Jessie: I definitely think that with all the male DJs in Cardiff there was still something missing. I can only really say my experience, which was that I did send my mixes to everyone who was part of the music scene on Facebook and Blue Honey was the first one that said yes. Then I started Doppler two months after that. Another promoter who let me on was Christian, who also hosts Sissy Boy Tears sometimes.
Owen: Andy, you also host queer nights, for example with Bitch Please from Bristol. What made you decide to do that?
Andy: It’s two-pronged really, it firstly comes from my understanding that Cardiff doesn’t really have an alternative queer clubbing experience or even an authentic gay clubbing experience. Some of the best nights that I have been to are queer-centric but more generally promote ideas of looseness not just from a sexual perspective but from a tolerance perspective. I mean obviously you have your Pulse and Marys [Cardiff mainstream/chain gay clubs], but I see it as much more of a life-affirming experience than that. Gay clubbing comes from a past where the nature of discrimination forced a space to exist, and what has been made is a space where people can dance and love and exist. And what you got from that was an incredibly creative space of intense love and tolerance. As the owner of the café, I wanted to create an environment which tries to bring that. I want this café to be a place of inclusivity, so it would be outrageous for me to say that and not have a night which welcomes the LGBT community.
Owen: Yeah I completely agree, I would go further and say that some spaces in Cardiff are committing this outrageous contradiction you describe, of promoting everything they want out of queer culture – a space which plays queer founded genres such as disco and techno to quite heavily heterosexist spaces where queer people and women don’t always feel safe. It’s a fine line to walk. For example, I have received homophobic comments at Teak. How do you guys think these issues surrounding representation spill into issues outside of the club?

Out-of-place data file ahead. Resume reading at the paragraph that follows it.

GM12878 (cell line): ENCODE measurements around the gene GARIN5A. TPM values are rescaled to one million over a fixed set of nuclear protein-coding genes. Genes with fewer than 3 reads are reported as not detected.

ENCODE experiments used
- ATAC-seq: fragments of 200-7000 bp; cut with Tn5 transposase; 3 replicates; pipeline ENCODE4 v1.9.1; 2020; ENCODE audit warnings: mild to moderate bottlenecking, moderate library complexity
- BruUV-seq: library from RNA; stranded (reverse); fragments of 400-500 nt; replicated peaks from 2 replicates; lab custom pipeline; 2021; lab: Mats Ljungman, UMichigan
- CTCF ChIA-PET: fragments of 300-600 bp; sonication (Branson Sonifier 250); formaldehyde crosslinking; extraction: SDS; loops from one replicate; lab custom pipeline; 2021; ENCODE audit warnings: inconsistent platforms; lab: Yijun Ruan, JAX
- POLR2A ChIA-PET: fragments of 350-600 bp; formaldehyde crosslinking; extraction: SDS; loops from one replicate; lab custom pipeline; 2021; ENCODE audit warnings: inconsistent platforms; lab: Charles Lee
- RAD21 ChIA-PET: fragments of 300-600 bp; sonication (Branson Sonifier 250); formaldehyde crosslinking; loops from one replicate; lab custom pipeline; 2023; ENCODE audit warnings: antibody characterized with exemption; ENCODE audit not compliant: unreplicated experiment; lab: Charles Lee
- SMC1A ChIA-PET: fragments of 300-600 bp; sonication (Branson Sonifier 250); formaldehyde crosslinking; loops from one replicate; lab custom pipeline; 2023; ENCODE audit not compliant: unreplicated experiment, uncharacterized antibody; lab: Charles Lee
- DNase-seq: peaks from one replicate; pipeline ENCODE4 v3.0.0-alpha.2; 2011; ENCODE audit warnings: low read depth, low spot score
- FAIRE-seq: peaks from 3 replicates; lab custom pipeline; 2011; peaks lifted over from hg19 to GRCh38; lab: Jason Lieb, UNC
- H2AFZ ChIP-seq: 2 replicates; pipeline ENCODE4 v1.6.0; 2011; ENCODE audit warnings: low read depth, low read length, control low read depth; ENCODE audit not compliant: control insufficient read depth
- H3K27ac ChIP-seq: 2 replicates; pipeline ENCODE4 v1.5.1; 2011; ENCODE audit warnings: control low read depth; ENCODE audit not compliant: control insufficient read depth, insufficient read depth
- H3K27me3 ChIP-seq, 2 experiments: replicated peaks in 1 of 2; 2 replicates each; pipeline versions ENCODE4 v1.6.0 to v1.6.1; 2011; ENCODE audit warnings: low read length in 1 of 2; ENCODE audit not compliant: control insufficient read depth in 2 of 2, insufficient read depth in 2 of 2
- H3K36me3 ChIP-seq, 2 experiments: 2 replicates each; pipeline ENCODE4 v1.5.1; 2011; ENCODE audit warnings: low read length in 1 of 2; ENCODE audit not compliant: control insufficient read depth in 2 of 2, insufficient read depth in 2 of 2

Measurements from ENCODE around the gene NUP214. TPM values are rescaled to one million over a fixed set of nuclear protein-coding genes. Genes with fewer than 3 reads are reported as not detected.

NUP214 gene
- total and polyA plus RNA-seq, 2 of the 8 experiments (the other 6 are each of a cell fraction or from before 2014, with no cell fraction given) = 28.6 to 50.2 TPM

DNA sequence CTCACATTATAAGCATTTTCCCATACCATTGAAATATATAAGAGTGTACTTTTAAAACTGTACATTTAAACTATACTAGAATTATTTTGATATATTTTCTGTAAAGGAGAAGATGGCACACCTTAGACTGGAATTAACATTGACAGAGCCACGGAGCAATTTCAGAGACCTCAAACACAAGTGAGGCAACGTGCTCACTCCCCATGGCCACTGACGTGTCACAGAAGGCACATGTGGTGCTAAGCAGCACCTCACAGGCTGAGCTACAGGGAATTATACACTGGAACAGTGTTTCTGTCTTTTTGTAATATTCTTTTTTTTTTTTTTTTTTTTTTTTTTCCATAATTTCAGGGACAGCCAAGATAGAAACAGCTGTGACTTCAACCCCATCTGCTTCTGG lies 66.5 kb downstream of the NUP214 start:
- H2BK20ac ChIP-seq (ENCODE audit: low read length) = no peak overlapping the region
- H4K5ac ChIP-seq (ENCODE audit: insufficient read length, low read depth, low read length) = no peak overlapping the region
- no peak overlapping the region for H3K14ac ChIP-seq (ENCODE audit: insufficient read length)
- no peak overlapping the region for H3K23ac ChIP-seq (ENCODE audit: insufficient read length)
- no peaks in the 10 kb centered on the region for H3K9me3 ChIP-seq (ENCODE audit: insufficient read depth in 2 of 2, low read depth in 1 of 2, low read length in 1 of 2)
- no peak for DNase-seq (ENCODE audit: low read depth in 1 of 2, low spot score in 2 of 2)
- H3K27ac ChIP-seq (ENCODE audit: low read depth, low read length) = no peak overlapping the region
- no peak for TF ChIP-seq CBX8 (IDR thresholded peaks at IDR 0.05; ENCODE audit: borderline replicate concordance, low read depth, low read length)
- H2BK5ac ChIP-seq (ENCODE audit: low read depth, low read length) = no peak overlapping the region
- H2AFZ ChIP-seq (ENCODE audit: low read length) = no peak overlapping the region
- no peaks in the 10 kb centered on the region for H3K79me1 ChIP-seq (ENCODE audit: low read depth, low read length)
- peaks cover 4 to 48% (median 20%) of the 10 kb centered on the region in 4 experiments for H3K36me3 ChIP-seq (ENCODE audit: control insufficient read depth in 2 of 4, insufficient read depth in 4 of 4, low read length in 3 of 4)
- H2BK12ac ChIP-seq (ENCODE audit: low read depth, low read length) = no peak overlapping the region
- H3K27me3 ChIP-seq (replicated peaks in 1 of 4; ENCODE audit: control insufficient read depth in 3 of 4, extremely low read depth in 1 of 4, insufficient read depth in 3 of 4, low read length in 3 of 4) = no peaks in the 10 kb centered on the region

Andy: I think that club culture and clubbing spaces can be quite up their arses sometimes in thinking that they are spaces where everyone is equal when what we see is just another reflection of issues in wider society – this is true all the way from agents to the people who own the spaces. It isn’t this great place, it’s just another reflection of all the glass ceilings we see elsewhere and I think that people need to be honest with themselves about this. Not just women but other minorities are blocked all the time. And what I would say is the responsibility of clubbing culture, if it claims to be this kind of space, is to become the ideal, be the utopia. And I think as well in 2017 we are seeing that. There is a voice coming out from female DJs and we need to carry on that trajectory and that will influence the wider community.
Owen: I would like to finish by asking you guys if there are any LGBT and/or female DJs you want to shout out from Cardiff?
Andy: Jessie, obviously. She plays all vinyl and is playing Tresor, one of the largest clubs in Berlin next year and has only been on the scene for less than a year. We also have another girl called Esther who plays here every Saturday and again is only just getting used to playing out all the time but her taste in all kinds of music and how to get them together really shines through in her sets.
Jessie: Claire James is obviously a Cardiff legend. Also at the next all girl’s night we will have Dani Wickham who I’m really looking forward to, and Ellie Gillan as well!
Andy: In terms of LGBT DJs Butch Queen was a legend, but has now gone to live in London. Cardiff is really underrepresented but I’m excited to see if any LGBT DJs come and do the rounds on the straight clubs soon.
Owen: Do you have any final comments?
Andy: I want to say a little about ownership. I’ve had a few questions from people on the gay scene, saying “Do you think it’s good that you guys are putting on a queer night? Are you just trying to cash in on the pink pound? Do you have a place to put on these kinds of nights?”. Which did make me ask the question to myself as a cis man. But the way I answered it was like how I answered to you earlier- it’s not about me it’s about the venue, which brings me to the conclusion that yes, of course I do! It’s not that I’m trying to own the subculture but provide a space for it to exist, which are two very different things.